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Armed with new bats, KBO club manager looks to atone for mistakes in Year 2

All News 10:12 January 04, 2021

SEOUL, Jan. 4 (Yonhap) -- Heading into his second season as manager of the Samsung Lions, Huh Sam-young says he will try not to make the same mistakes that he did as a first-year skipper.

Having his lineup bolstered by a couple of new bats should also come in handy for the Korea Baseball Organization (KBO) club.

In a phone conversation with Yonhap News Agency on Sunday, Huh pointed to signings of first baseman Oh Jae-il and outfielder Jose Pirela as key offseason moves for his club.

"Clearly, we'll have a better team than last year," Huh said. "We had holes at first base and one of the outfield positions, and Oh and Pirela address those issues."

In this file photo from June 21, 2020, Samsung Lions manager Huh Sam-young (L) watches his team in action against the Kia Tigers during a Korea Baseball Organization regular season game at Gwangju-Kia Champions Field in Gwangju, 330 kilometers south of Seoul. (Yonhap)

The 48-year-old manager added, "It's important for me not to repeat the same mistakes. This year, my coaches, players and I will all stay true to our fundamentals."

Specifically, Huh said he lost sight of bigger goals when the Lions got off to a strong start.

"I tried too hard to stay where we were and forgot about the basics," he said. "In terms of managing injured players and sticking to fundamentals, I'll try to be better than last year."

The Lions finished last season in eighth place among 10 clubs, with a win-loss-tie record of 64-75-5. They've now missed the postseason in a club record fifth consecutive seasons.

They were around a .500 mark in winning percentage through mid-July. They were 34-30 on July 18 but went 30-45-5 the rest of the way.

Huh, former head of the data analysis department for the Lions, used 137 different starting lineups in 144 games, the second most in the league. It was partly because Huh wanted to keep his players on their toes and give versatile, utility-type players a chance to play. But it was also because Huh often scrambled to find guys to play certain positions.

First base was one of them.

In this file photo from May 5, 2020, Samsung Lions manager Huh Sam-young watches his team in action against the NC Dinos during a Korea Baseball Organization regular season game at Daegu Samsung Lions Park in Daegu, 300 kilometers southeast of Seoul. (Yonhap)

It's a position often reserved for one-dimensional players who often hit in the middle of the lineup and make up for their defensive shortcomings with their bats. But the Lions, which went through three first basemen, ranked ninth in the KBO in the on-base plus slugging percentage (OPS) from the first base position with .713. The league average was .801.

In comes Oh Jae-il, who signed a four-year contract as a free agent last month after batting .312 with 16 home runs, 89 RBIs and an .872 OPS for the Doosan Bears in 2020.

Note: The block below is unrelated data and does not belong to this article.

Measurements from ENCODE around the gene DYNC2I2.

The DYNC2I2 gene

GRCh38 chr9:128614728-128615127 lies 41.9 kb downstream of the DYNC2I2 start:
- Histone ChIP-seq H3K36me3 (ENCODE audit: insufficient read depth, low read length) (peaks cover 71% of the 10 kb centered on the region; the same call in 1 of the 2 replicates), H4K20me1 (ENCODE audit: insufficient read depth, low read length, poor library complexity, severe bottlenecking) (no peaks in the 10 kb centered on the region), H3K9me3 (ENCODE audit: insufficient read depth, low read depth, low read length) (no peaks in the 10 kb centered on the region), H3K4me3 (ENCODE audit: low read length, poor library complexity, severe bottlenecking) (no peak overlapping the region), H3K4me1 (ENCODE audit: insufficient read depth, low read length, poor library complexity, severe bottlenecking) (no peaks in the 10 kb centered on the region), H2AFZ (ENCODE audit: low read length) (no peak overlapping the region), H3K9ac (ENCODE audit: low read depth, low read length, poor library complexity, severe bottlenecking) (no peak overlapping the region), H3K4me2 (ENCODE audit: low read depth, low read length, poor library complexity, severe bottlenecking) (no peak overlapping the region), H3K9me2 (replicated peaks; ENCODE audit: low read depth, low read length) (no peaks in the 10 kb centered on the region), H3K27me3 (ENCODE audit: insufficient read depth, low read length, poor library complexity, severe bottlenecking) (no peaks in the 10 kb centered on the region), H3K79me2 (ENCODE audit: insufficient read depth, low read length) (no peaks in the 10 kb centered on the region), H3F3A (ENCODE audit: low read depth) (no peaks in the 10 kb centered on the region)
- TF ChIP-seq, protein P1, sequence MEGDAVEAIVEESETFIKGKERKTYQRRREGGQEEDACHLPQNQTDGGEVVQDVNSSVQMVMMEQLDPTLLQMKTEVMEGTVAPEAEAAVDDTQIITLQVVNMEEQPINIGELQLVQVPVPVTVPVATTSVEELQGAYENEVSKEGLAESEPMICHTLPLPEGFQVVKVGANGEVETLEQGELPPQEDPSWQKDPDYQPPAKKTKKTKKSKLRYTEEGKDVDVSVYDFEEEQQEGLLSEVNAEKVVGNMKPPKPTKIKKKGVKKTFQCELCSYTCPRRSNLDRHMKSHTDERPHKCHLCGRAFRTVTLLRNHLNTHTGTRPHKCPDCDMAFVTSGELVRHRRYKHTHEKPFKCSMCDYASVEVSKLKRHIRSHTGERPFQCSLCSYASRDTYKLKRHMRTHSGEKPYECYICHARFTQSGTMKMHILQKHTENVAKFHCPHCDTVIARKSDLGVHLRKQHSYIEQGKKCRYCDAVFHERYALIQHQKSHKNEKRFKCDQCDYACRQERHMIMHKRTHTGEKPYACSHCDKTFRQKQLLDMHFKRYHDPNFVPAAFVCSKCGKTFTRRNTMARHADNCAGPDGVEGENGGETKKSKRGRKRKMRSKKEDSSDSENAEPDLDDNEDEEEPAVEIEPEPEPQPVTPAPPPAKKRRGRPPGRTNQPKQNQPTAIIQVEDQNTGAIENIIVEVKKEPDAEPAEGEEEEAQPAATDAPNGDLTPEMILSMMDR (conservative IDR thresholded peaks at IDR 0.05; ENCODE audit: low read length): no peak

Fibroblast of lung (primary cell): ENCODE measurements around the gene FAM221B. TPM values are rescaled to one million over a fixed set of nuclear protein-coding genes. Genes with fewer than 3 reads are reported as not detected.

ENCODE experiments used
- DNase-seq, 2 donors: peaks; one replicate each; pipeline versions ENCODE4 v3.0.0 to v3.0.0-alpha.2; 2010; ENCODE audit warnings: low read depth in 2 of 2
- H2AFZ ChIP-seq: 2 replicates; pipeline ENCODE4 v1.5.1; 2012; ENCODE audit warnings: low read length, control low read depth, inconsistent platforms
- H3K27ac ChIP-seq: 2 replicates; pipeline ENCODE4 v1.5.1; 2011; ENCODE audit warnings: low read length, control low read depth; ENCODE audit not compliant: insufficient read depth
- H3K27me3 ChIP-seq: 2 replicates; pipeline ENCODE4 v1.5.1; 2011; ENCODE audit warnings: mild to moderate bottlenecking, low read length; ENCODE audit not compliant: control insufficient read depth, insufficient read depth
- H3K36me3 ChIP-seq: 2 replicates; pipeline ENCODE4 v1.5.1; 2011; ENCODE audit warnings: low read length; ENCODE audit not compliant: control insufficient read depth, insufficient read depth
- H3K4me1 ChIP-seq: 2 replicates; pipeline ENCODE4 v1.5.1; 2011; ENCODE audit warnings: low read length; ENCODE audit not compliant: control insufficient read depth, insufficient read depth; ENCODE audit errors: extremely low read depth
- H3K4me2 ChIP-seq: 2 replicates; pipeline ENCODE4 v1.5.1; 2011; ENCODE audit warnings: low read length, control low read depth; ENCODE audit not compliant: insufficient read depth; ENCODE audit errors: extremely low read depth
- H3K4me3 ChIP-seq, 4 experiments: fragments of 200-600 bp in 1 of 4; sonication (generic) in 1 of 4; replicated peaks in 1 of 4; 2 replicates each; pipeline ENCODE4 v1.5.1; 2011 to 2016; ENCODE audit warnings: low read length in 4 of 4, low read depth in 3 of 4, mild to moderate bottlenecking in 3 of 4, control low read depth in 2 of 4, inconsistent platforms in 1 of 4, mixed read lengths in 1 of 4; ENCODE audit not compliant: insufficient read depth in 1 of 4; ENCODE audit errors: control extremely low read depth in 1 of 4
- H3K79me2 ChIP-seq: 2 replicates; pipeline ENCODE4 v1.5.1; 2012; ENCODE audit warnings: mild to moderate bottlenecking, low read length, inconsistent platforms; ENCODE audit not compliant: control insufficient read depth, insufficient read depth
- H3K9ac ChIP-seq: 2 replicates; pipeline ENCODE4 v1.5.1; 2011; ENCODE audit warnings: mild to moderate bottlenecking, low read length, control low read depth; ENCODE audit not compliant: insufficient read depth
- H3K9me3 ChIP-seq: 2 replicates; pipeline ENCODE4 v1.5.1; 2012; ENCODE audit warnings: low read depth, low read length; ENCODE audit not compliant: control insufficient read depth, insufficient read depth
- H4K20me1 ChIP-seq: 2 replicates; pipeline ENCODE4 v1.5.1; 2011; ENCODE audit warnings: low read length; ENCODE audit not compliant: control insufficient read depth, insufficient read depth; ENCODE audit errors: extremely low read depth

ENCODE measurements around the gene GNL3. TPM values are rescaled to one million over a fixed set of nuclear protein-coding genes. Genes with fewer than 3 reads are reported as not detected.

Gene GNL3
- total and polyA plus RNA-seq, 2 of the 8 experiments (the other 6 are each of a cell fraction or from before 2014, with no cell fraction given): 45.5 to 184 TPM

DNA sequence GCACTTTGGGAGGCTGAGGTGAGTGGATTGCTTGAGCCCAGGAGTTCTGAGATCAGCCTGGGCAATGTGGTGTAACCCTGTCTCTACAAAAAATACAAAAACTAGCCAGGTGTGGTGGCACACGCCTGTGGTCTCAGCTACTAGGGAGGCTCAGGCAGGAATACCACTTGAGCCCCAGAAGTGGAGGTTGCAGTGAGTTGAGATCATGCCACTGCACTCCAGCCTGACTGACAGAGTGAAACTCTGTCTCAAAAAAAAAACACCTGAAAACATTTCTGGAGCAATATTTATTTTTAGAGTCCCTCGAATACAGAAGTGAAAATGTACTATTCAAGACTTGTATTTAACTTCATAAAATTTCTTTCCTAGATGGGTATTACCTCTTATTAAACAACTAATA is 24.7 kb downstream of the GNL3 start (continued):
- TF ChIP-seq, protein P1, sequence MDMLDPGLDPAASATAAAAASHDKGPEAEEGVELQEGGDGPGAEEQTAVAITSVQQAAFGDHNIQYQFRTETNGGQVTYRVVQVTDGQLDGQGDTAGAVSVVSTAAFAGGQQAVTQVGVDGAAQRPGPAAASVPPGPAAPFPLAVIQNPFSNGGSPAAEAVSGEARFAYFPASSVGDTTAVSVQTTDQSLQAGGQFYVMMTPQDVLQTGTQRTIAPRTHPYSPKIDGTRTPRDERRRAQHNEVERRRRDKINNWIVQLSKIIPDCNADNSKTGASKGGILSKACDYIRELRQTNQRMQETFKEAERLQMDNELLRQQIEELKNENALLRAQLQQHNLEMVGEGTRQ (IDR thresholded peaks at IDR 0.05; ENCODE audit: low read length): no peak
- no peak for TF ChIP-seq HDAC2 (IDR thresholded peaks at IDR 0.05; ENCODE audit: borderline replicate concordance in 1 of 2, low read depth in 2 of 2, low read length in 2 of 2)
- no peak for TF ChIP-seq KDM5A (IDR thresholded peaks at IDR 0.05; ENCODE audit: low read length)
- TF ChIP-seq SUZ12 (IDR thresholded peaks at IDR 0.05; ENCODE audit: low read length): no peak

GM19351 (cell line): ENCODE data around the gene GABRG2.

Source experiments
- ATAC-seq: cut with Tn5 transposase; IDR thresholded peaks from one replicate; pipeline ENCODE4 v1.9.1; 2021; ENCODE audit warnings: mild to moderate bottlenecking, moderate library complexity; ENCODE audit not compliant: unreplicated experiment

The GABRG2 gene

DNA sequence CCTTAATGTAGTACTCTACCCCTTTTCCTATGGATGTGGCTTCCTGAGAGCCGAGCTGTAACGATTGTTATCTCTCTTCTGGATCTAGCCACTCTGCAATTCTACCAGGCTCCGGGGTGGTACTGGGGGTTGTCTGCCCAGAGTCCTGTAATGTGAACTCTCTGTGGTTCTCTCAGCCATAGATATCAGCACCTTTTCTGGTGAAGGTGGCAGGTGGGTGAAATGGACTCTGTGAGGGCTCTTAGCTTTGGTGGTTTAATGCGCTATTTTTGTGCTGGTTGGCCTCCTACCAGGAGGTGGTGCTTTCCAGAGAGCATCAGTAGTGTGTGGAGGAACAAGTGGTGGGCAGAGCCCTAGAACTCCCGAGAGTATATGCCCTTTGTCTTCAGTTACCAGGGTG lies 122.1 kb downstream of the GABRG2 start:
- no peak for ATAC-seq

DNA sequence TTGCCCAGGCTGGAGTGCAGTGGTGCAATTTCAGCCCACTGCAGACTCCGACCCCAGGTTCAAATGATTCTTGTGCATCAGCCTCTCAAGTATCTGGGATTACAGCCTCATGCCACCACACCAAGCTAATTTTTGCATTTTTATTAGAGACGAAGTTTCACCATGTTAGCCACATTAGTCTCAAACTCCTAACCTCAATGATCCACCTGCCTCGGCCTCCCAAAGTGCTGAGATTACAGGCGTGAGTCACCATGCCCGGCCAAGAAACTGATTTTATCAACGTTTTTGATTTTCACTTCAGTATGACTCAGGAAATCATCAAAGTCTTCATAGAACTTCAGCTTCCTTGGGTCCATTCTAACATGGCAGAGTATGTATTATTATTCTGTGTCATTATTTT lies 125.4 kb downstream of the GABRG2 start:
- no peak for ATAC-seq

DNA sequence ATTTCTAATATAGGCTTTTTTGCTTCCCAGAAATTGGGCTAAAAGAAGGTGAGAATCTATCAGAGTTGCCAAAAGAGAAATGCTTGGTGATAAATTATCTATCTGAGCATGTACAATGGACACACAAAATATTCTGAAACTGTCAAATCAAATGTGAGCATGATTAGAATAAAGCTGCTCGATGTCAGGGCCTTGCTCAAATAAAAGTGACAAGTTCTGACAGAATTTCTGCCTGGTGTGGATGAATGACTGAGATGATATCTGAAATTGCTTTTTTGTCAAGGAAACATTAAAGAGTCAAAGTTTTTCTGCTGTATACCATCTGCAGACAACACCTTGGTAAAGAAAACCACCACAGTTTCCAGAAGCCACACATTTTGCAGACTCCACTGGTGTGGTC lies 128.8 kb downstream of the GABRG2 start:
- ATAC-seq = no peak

The back end of the deal for the 34-year-old could be an albatross for the budget-conscious Lions, but Huh isn't looking that far down the road.

"We didn't have an everyday first baseman in 2020. And though it's hard to predict Oh Jae-il's numbers for 2021, it's clear that we finally have someone who can man first base and bat in the heart of our lineup," the manager said. "If he can play at first base more than 80 percent of the time, it'll definitely help our team."

In this Dec. 14, 2020, file photo provided by the Samsung Lions, Oh Jae-il (R), new first baseman for the Korea Baseball Organization club, bumps fists with the Lions CEO Won Gee-chan after signing a four-year contract. (PHOTO NOT FOR SALE) (Yonhap)

As much as he likes flexibility, Huh said he would rather not tinker with the middle of the lineup in 2021. He said Oh and Pirela, who brings some major league experience, will be fixtures in the middle and will help lift pressure off other veterans who looked out of depth at times in 2020.

On the mound, the Lions saw the emergence of young starters Choi Chae-heung and Won Tae-in, and the bullpen boasted some lively arms.

Huh said he is counting on more experienced pitchers, including former major league closer Oh Seung-hwan, to provide some stability and leadership.

"For pitchers, experience can be a useful tool in key situations," Huh said. "If we can have the right balance between young and veteran pitchers, we'll have a strong staff."

In this file photo from Sept. 22, 2020, Oh Seung-hwan of the Samsung Lions pitches against the NC Dions in the bottom of the eighth inning of a Korea Baseball Organization regular season game at Changwon NC Park in Changwon, 400 kilometers southeast of Seoul. (Yonhap)

jeeho@yna.co.kr
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